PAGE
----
“Smog Free” Tower Inhales Pollution, Spits out Clean Air

September 28, 2015 | Kelly Tatera

The Smog Free Tower
Photo credit: Studio Roosegaarde

The world’s first “smog free” tower, co-designed by Dutch artist Daan Roosegaarde, sucks in polluted air like a vacuum cleaner and spits out bubbles of smog-free air back into the atmosphere. Amazingly, the metal tower purifies up to 1 million cubic feet of air every hour.

As Roosegaarde told WIRED, “When this baby is up and running for the day, you can clean a small neighborhood.” Right now, the tower sits in the middle of a Rotterdam park, but Roosegaarde plans to embark on a “smog tower tour” this year to demonstrate the tower’s abilities in cities around the globe. Many cities, like Beijing, are in desperate need of an air-purifying savior — some reports say that breathing in downtown Beijing can be as hard on your lungs as smoking two packs of cigarettes a day.

The Smog Free Tower, which can be described as the world’s largest air purifier, works by ionizing airborne smog particles, which are tiny enough to inhale and can harm the heart and lungs. The top of the tower features a wind-powered radial ventilation system that inhales the dirty air, and then vents in the lower parts regurgitate the air once it’s clean.

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Roosegaarde has been the torchbearer of a number of innovative projects, like glow-in-the-dark bike lanes, smart highways, and the Rainbow Station in Amsterdam that creates specific rainbows of light based on astronomy science. So it’s no surprise that the Smog Free Tower idea comes with a quirky twist — the leftover filtered smog particles can also be used to create jewelry.

The smog from 35,300 cubic ft of air can be compressed into individual cubes and mounted on rings and cufflinks. Roosegaarde predicts that the tower would be able to produce over 3,500 cubes a day in areas affected by severe air pollution. Visualizing a compressed cube of smog would likely serve as a shocking reminder of what actually floats around in the air we breathe, so the jewelry could function as both an eccentric trinket and a way to raise awareness about the issues of pollution.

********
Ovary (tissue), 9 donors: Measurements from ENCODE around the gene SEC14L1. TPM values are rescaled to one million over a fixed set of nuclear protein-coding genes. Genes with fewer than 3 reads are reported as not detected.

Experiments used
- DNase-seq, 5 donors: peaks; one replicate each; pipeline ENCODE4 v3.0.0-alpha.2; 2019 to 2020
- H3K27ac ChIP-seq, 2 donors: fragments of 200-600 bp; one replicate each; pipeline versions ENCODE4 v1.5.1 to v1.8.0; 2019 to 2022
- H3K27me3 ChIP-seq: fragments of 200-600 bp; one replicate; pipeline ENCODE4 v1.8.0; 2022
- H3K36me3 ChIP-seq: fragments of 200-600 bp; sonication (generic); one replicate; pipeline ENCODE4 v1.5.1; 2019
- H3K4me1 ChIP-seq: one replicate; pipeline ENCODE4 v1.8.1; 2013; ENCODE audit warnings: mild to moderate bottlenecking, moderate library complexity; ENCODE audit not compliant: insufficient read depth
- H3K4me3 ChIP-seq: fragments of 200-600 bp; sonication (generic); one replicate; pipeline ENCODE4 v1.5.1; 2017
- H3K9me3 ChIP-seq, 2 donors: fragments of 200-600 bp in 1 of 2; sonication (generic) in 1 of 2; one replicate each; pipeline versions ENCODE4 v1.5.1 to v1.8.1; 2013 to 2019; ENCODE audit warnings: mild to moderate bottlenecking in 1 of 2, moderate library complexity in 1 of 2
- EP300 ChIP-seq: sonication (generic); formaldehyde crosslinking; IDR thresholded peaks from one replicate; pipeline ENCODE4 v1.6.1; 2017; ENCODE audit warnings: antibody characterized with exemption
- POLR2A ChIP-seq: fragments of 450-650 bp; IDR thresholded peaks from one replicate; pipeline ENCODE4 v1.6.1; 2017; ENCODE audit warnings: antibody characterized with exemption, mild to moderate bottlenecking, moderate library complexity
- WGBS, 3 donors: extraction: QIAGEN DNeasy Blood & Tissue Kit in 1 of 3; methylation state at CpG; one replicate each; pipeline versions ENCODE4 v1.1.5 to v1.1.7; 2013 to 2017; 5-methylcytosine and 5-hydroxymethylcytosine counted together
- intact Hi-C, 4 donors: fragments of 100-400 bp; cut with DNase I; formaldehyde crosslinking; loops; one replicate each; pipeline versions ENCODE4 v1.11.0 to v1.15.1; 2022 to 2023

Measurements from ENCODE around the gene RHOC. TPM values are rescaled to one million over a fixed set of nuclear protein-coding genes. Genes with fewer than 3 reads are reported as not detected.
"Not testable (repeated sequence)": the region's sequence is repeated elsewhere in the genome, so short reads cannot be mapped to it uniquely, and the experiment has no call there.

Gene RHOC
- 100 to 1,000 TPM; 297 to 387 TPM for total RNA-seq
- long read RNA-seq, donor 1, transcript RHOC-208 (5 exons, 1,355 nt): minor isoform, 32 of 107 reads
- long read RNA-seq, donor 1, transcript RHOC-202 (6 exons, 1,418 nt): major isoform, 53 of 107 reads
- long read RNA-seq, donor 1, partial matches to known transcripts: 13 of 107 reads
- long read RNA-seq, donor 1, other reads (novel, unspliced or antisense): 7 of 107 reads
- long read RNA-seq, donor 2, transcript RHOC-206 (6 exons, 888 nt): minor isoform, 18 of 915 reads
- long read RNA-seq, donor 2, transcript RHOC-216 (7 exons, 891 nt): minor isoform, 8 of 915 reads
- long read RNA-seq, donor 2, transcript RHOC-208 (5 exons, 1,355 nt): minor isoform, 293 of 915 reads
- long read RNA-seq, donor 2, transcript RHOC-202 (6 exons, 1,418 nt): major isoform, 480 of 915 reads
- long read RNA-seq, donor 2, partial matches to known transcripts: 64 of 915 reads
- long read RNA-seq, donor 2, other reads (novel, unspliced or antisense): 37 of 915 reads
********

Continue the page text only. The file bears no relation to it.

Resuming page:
Roosegaarde’s project is about design as much as the initiative to implement innovative technologies to clean up the Earth. “I’m tired of design being about chairs, tables, lamps, new cars, and new watches,” Roosegaarde told WIRED. “It’s boring, we have enough of this stuff. Let’s focus on the real issues in life.”

Recent research warns that more than 3 million people die prematurely each year due to outdoor pollution — more than malaria and HIV/AIDS combined. Even more distressing, that figure will double by 2050 if no action is taken.

“The smog-free tower contributes to a debate that shouldn’t be confined to politics,” says Rotterdam’s mayor, Ahmed Aboutaleb, as reported by the Guardian. “Air pollution is a matter that affects us all, and it requires a serious discussion. But we do need innovators like Daan Roosegaarde to start the conversation at another level.”

While the Smog Free Tower could drive forth the movement to clean up the world’s air pollution, Roosegaarde says it’s not the final solution — the real solution lies in building future cities in which the smog towers won’t be necessary.

But for now, the Smog Free Towers could serve as a temporary fix for one of the world’s most pressing problems. The issue with air pollution should certainly rank higher up on everyone’s priorities since it affects us all with every breath we take.

Check out Roosegaarde’s video on his Smog Free campaign here.


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